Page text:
If this was a £1300 laptop you'd be well within your rights to bemoan the lack of pixels, but a 1080p resolution is right on the money for a £750 machine. Unless you've got your nose pressed up to the glass, you won't spot the individual pixels.
Sound quality from the built-in speakers is decent enough, although probably not as good as the Bang & Olufsen logo suggests. They get loud enough for listening with the laptop perched on your lap, and manage to avoid distortion unless you're really cranking up the volume, but it won't fill a room with sound. For anything more than solo viewing, separate speakers would be a sensible option.
PERFORMANCE: SOUNDS LIKE A WINNER
Like a lot of ultraportables, HP has picked Intel's dual-core i5-8250 CPU - a capable chip that'll handle most solo jobs at its reference 1.6GHz clock speed, but with the option to crank up to 3.4GHz when the going gets tough.
HP has stuck with DDR3 memory, which isn't as super-speedy as newer DDR4, but does help keep costs down. You also get 8GB of the stuff, which is what we'd expect from any modern machine. 256GB of speedy PCI-Express storage completes the basics.
Windows 10 runs smoothly and the Envy could cope with all the web browsing, video playback and photo editing we threw at it, although it did like to let you know it was working: the built-in fans whir to life with only a few browser tabs open, and are quite noticeable when you're working with more demanding programs. Still, it performs on par with more expensive machines in most 2D tasks.
The Envy's ace in the hole is its GeForce MX150 dedicated graphics chip, which has 2GB of dedicated video memory. It's a heck of a lot more capable than Intel's built-in GPU, meaning you can play newer games at reasonable resolutions and a mix of detail settings without seeing frame rates tumble into single digits.
Take battle royale champ Fortnite: the Envy can manage almost 50fps at 1080p, with details set to medium. That's more than 50% faster than Intel's UHD 620 on-board graphics. If you want a solid 60fps you're still looking at either dropping some settings or stepping down to 720p, but that's mighty impressive for an ultraportable.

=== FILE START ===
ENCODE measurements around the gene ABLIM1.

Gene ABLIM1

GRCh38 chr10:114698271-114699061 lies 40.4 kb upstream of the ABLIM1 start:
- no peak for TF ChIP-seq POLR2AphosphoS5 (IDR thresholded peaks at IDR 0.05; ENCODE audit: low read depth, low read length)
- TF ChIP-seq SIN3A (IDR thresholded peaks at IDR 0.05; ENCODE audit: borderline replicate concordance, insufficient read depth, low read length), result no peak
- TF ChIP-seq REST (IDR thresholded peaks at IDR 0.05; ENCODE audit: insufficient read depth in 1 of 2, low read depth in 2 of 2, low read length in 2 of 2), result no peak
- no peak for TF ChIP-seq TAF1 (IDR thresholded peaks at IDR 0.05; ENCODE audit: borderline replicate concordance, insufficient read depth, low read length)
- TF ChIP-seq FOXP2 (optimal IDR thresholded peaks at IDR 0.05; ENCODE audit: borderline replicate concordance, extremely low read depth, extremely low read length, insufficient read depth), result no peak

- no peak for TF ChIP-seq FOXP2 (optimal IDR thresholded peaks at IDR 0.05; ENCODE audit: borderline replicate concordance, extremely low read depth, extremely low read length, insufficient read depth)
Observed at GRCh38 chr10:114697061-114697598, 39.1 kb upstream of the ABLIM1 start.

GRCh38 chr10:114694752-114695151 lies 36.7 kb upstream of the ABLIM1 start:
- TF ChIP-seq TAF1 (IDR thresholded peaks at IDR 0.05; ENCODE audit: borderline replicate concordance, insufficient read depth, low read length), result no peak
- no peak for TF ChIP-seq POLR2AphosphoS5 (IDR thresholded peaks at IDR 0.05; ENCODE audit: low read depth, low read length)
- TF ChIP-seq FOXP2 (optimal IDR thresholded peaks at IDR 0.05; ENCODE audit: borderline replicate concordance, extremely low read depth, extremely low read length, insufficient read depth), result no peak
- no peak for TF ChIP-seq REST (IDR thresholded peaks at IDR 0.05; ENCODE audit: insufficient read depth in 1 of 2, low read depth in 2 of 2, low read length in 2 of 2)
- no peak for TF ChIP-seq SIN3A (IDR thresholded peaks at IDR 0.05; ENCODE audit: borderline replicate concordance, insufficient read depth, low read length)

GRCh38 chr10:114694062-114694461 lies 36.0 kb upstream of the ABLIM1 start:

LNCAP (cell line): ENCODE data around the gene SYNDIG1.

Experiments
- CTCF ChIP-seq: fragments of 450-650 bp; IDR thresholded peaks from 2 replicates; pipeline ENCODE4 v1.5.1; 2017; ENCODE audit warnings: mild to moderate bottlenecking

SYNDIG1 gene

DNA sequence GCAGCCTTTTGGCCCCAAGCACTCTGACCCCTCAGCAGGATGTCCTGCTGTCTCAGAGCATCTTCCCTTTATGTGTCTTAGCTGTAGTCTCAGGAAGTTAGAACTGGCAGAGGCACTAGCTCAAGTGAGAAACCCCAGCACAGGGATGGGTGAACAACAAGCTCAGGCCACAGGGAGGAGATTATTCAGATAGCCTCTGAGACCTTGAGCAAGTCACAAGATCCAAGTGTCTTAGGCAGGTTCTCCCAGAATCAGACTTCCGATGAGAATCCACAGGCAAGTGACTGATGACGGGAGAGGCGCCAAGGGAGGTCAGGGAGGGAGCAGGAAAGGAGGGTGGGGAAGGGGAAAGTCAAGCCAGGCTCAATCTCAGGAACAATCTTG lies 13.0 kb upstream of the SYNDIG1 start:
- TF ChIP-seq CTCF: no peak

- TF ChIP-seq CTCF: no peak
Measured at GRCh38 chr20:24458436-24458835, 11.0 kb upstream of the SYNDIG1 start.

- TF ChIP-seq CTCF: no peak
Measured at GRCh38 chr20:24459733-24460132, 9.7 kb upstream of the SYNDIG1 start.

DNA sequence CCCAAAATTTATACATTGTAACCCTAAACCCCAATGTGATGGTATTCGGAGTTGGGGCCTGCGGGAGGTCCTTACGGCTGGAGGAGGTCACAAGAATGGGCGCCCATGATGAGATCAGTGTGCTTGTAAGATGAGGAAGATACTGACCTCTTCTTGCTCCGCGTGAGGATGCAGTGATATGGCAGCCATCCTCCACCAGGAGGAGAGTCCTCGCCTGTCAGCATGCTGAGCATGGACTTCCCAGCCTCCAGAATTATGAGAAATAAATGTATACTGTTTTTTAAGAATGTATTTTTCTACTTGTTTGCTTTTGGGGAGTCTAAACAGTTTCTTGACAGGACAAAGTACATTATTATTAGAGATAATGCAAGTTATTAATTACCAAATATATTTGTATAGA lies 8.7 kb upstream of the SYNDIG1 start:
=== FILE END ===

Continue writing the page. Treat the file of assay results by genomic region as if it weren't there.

Brand new games will still be asking too much, but if you fancy some Rocket League between meetings, appreciate a round or two of Civ VI, or have an Overwatch addiction, this laptop is quite capable of scratching that itch. Just expect the fans to get loud when it does.
BATTERY LIFE: NOT A MARATHON MACHINE
There's not an awful lot of room inside the Envy 13 for batteries, so it shouldn't come as a surprise that it's a bit of a lightweight when it comes to staying power.
With the screen set to 50 per cent brightness, it just about managed seven and a half hours of video playback, a long way off HP's claims of 14. If you plan on gaming on the move, that total plummets down to two or three hours tops.
Stick to emails and text documents, however, and you might see ten or eleven hours away from the mains. That's short of what you'll get from rival (and more expensive) machines, but still enough to get you through the working day.
When travelling, you'll have to find room in your bag for HP's proprietary charger. The Envy 13 might have a power-friendly USB-C port, but the bundled adaptor uses its own custom design instead.
HP ENVY 13 VERDICT
There aren't many ultraportable laptops that can also handle a game or two - and far fewer that can make that claim and cost under £900. If portability is your top priority but GPU performance is a close second, the Envy 13 makes a strong case for itself.
It's not a perfect laptop, with a finicky touchpad, less than satisfying keyboard and a screen that's merely OK rather than stellar. Battery life could be better, too. For those reasons the Envy misses out on a five star verdict - but it was a close call.
With HP currently asking just £750 for the model tested here, the Envy 13 looks like exceptional value, flaws and all. If you can learn to live with them, this is a very good machine indeed.